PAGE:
The big change is in how the operating leases are recorded. The new standard requires operating leases to be recorded in a similar fashion to finance leases in that it requires an asset and a corresponding liability to be recorded on the books. The amount of the asset and liability is based on calculating the future obligations owed under the lease and discounting the obligation back to present value. The asset to be record will be labeled a right to use asset with a corresponding lease liability for the same amount. The right to use asset will be amortized over the life of the lease resulting in an amortization expense deduction on the P&L. This change greatly impacts the two financial ratios compared to operating leases under the old standard. As mentioned, operating leases will now result in a liability being recorded on the books, thus increasing liabilities and negatively impacting the debt to equity ratio. However, the amortization of the right to use asset means that now the operating lease will not negatively impact the debt service coverage ratio because amortization is added back in determining earnings before interest, taxes, depreciation and amortization. This will result in a better cash flow ratio then under the old standard.
Why did they do it and when does it take effect
When the new standard was drafted the issue that was being addressed related to the fact that an operating lease can represent a substantial future obligation for a business, yet unless the business issued a full set of financial statements including note disclosures, the reader/end user of the financial statements was unaware of the impact of this substantial obligation. Even if the business issued a full set of statements including note disclosures it was believed that the statement still inadequately informed the reader of the financial impact of operating leases on the balance sheet and cash flow obligations.
The lease standard takes effect for fiscal years ending after December 15, 2019 for public companies and fiscal years ending after December 15, 2020 for all others. However, early implementation is allowed at any time. As such, you could start using the new leasing standard now for your 2016 year ended statements. Financial institutions could start seeing 2016-year end statements using the new standard.
Will it really matter
If you are a company who has struggled to meet the debt to equity ratio covenant in your loan, or you have met it but not with much room to spare, then this may really matter. Do you lease your current office space, warehouse space or factory space? If you do, its most likely an operating lease which means when the new standard kicks in you will have new liability to record which will increase your debt and possibly cause you to now not meet the debt to equity ratio.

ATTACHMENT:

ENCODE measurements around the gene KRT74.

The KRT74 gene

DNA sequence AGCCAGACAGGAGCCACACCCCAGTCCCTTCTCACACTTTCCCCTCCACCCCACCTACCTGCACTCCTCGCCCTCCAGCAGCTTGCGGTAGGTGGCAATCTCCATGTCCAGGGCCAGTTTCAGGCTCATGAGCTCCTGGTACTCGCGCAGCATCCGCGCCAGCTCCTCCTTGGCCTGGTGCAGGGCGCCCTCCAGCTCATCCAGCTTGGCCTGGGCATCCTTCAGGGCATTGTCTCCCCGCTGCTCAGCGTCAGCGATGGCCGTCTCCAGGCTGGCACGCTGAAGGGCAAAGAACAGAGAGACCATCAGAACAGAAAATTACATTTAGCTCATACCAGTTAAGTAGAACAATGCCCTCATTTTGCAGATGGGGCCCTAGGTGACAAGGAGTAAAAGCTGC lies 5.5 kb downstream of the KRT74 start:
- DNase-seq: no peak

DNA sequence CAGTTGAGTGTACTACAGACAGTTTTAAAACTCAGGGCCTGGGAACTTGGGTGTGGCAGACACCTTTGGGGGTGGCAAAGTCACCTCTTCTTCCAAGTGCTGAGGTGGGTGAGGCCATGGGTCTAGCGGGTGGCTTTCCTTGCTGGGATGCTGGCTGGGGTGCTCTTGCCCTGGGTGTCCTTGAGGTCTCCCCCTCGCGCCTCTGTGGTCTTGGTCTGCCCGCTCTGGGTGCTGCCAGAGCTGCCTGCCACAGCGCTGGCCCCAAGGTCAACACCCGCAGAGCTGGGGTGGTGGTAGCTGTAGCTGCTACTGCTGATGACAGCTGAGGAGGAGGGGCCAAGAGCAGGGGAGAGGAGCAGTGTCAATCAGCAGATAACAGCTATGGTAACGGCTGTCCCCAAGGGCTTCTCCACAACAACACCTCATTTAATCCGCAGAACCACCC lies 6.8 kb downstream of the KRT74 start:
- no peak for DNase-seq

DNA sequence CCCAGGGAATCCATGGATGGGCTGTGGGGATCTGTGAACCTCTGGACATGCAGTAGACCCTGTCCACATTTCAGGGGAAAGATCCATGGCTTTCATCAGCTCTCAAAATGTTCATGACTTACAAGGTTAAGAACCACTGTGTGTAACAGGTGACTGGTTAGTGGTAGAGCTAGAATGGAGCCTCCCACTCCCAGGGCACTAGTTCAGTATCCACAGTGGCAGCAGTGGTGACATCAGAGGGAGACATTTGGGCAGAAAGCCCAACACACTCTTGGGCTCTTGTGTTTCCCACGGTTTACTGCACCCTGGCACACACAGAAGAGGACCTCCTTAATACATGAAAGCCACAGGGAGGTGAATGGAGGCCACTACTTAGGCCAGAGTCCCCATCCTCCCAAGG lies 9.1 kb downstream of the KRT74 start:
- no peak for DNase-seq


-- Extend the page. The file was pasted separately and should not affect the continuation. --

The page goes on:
If you are a company who has struggled to meet the debt service coverage ratio covenant in your loan, or you have been told that your company doesn’t qualify for a loan because of cash flow concerns, then this may really matter. As above, if you lease your current office space, warehouse space or factory space then most likely it is an operating lease. As such, the new standard now amortizes the newly recorded right to use asset, which moves operating lease payments from a negative impact on cash flow ration to a positive impact on cash flow ratio. If you have a strong balance sheet, but struggle meeting the cash flow ratio, this standard may benefit you.
Those are just two examples of how the new standard may really matter to you. It extends beyond office and building space to include any equipment, land, etc., that you may be leasing under an operating lease structure. It may also have other benefits if you are in an industry wherein your total asset size matters because the new standard includes booking the right to use asset on the books for operating leases, thus increasing the total assets on your balance sheet.
The real questions to be answered relate to how your financial institution is going to handle the new standard. Will they provide exceptions to a company that has always met their debt to equity ratio but now fails it because of the impact of a new accounting standard? Will they tweak the debt service coverage ratio to not add back amortization of operating leases right to use assets? Once you know those answers, you will know where your planning opportunity lies as to whether it’s in early implementation of the standard or how to classify the leases when it takes effect.
Post by Todd Williams.